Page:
_Dmain  0       123571  594
            2   _D3std5stdio__T7writelnTAyaZQnFNfQjZv

======== Timer frequency unknown, Times are in Megaticks ========

  Num          Tree        Func        Per
  Calls        Time        Time        Call

      2           0           0           0     @safe void std.stdio.writeln!(immutable(char)[]).writeln(immutable(char)[])
      1           0           0           0     @safe void std.stdio.File.LockingTextWriter.put!(char).put(char)
      1           0           0           0     nothrow @nogc @trusted ulong std.stdio.trustedFwrite!(char).trustedFwrite(shared(core.stdc.stdio._IO_FILE)*, const(char[]))
      2           0           0           0     @safe void std.stdio.File.LockingTextWriter.put!(immutable(char)[]).put(scope immutable(char)[])
      1           0           0           0     _Dmain


This will record each GC allocation to a profilegc.log file so you can know where a lot of allocations are done on the same code block, which might possibly be better be off pre-allocated to improve on performance.

bytes allocated, allocations, type, function, file:line
          13824             108 d2d.rendering.mesh.Mesh d2d.rendering.rectangleshape.RectangleShape.create ../../.dub/packages/d2dgame-3.0.0-beta.3/d2dgame/source/d2d/rendering/rectangleshape.d:72
           9328              53 d2d.rendering.rectangleshape.RectangleShape d2d.rendering.rectangleshape.RectangleShape.create ../../.dub/packages/d2dgame-3.0.0-beta.3/d2dgame/source/d2d/rendering/rectangleshape.d:115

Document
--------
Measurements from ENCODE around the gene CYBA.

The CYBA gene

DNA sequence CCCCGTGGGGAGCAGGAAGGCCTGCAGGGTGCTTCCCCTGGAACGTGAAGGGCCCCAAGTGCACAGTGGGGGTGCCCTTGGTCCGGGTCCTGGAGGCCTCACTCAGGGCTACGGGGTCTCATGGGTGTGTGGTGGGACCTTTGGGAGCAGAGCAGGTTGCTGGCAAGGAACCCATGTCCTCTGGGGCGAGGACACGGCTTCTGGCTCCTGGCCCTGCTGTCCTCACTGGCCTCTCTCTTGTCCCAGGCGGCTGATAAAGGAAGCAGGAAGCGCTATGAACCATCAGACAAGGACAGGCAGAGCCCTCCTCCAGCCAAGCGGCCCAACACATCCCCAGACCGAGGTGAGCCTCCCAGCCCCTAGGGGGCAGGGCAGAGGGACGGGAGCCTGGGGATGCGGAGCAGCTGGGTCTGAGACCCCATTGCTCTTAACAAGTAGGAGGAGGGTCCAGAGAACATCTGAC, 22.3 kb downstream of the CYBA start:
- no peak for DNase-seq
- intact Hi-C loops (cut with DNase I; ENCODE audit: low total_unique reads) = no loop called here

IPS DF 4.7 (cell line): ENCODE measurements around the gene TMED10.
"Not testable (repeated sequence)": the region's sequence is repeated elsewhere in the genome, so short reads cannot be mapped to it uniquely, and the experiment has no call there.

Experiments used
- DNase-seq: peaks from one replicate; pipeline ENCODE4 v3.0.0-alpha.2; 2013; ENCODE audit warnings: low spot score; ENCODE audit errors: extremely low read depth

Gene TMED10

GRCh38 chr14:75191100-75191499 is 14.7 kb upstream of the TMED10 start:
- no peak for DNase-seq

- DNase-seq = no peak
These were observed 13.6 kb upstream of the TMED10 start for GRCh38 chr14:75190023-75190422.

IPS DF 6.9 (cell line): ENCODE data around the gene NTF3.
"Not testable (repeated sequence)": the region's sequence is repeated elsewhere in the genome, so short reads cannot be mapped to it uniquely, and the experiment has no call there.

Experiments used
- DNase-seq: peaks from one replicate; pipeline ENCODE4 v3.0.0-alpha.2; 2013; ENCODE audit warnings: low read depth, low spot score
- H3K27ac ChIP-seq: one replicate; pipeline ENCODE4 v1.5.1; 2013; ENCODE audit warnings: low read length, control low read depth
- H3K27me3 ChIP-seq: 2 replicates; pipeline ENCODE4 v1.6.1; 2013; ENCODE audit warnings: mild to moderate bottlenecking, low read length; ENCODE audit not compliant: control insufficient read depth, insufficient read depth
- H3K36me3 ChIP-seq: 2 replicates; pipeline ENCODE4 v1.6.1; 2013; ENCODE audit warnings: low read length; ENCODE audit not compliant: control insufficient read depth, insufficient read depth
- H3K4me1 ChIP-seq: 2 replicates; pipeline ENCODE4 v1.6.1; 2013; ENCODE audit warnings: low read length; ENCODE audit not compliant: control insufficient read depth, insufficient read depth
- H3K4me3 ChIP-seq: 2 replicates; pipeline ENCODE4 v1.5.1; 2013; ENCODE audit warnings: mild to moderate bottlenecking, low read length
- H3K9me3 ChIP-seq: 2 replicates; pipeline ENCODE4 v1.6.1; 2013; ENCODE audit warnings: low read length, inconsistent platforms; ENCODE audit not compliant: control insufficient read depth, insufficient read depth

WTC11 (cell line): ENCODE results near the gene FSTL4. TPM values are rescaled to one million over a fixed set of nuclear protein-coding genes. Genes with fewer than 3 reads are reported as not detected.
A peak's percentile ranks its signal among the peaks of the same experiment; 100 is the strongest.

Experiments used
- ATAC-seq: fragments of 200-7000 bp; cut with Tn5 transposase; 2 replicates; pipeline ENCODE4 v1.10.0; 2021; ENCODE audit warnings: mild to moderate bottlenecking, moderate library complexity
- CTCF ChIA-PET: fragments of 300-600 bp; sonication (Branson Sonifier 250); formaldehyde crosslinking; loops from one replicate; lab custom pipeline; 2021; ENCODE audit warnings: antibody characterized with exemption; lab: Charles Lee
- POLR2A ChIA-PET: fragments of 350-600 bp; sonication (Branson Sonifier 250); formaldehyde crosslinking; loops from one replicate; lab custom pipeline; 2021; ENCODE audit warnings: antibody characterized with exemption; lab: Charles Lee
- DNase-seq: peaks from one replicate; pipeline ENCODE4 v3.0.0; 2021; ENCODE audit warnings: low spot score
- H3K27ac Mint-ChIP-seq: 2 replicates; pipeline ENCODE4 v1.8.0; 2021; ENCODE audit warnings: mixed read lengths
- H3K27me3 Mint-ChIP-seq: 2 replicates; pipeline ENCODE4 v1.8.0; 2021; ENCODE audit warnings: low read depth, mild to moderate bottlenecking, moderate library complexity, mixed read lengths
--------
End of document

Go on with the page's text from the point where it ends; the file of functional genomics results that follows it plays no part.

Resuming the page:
6912             108 const(const(gl3n.linalg.Vector!(float, 3).Vector)[]) d2d.rendering.rectangleshape.RectangleShape.create ../../.dub/packages/d2dgame-3.0.0-beta.3/d2dgame/source/d2d/rendering/rectangleshape.d:73
           6912             108 d2d.rendering.mesh.RenderableMesh d2d.rendering.mesh.Mesh.create ../../.dub/packages/d2dgame-3.0.0-beta.3/d2dgame/source/d2d/rendering/mesh.d:166
           6912             108 gl3n.linalg.Vector!(float, 3).Vector[] d2d.rendering.mesh.Mesh.addVertices ../../.dub/packages/d2dgame-3.0.0-beta.3/d2dgame/source/d2d/rendering/mesh.d:103
           6912              54 d2d.rendering.mesh.Mesh d2d.rendering.rectangleshape.RectangleShape.this ../../.dub/packages/d2dgame-3.0.0-beta.3/d2dgame/source/d2d/rendering/rectangleshape.d:31
           5184             108 const(const(gl3n.linalg.Vector!(float, 2).Vector)[]) d2d.rendering.rectangleshape.RectangleShape.create ../../.dub/packages/d2dgame-3.0.0-beta.3/d2dgame/source/d2d/rendering/rectangleshape.d:74
           5184             108 gl3n.linalg.Vector!(float, 2).Vector[] d2d.rendering.mesh.Mesh.addTexCoords ../../.dub/packages/d2dgame-3.0.0-beta.3/d2dgame/source/d2d/rendering/mesh.d:127
           3456             108 const(const(uint)[]) d2d.rendering.rectangleshape.RectangleShape.create ../../.dub/packages/d2dgame-3.0.0-beta.3/d2dgame/source/d2d/rendering/rectangleshape.d:75